The Kiel family has long been known for football. With late uncle, Blair Kiel previously playing for the Packers and younger brother Gunner now starting for the Cincinnati Bearcats, the clan has truly made a name for themselves in football.
Eldest brother, Drew Kiel, was a record-breaking quarterback at Illinois State when he came up against his greatest trial. It was in the fourth quarter with five minutes left of the game. After getting hit, his thumb was temporarily caught in the turf. But, it was not until the next throw when he went to grip the ball that he realized what had happened. His thumb had been bent back nearly 180 degrees and felt like it was on fire.
That burning sensation for a torn ligament caused him to be out for the rest of the season. From that point on, his chances of playing were drastically reduced. Things were just not the same because of an incident that occurred in a matter of seconds.
For years, much of Drew’s identity revolved around football. Yet, sometimes, life does not agree with your plans for the future. No matter how much you see yourself going down a certain path, there could be a greater force at work directing you elsewhere. And how you deal with this fact determines your entire future.
"Endurance is not just the ability to bear a hard thing, but to turn it into glory." -William Barclay
Read on to learn about this young athlete’s story and how his greatest challenges have led him to even greater opportunities:
1. Your family is obviously known for football. What would you like them to be known for?
Yes, people see our last name and the first thing that comes to mind is football. That’s OK, but at the end of the day, football only lasts for so long. My family and I would agree that we would like to be seen as hard-working, loving, humble, and dedicated people that have had great relationships with the people around us in every aspect of life. Oh and by the way, they happen to be good at football. We would much rather be recognized as hard workers and good character guys, rather than be recognized as good football players.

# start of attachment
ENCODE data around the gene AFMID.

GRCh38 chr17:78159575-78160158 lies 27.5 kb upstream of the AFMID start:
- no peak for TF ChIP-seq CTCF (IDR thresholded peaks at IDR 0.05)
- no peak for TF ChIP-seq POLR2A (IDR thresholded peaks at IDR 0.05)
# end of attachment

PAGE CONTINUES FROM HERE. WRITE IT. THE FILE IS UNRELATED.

2. Your family is very tight-knit. Why do you think you are so close?
Well I think the first ingredient to having a close-knit family is to have God be the foundation of the home. We are all very religious people and that’s the common unity that we have. I’m fortunate enough to have two outstanding parents that have always done everything they can for my brothers and I. They have always kept us close and always doing things together.
Whether it be family meals, backyard football games, family trips, or doing chores, these things were always done together which brought us very close. Sure we are all different in some ways, but we are a family that will always be in each other’s corners no matter what the situation is. I always tell people that people can mess with me and I won’t get upset, but if you mess with my family, then you better watch out.
3. How has football helped you in other areas of your life?
I think the game of football has been a staple in my life. Through many trials and triumphs over time, I believe it has shaped me not only in the way I take care of myself physically, but has also affected me in many other ways. Football looking in from the outside, looks like just something you do on every Friday, Saturday, or Sunday depending on the level you’re playing. But the games only make up about one percent of the time you actually spend when being on the team.
What people don’t see is the “grit and grind” on an everyday basis that athletes spend in practice, lifting weights, watching film, rehabbing injuries, going to class, going to study table. These are the things that have really developed my character most over time and led me to be successful today.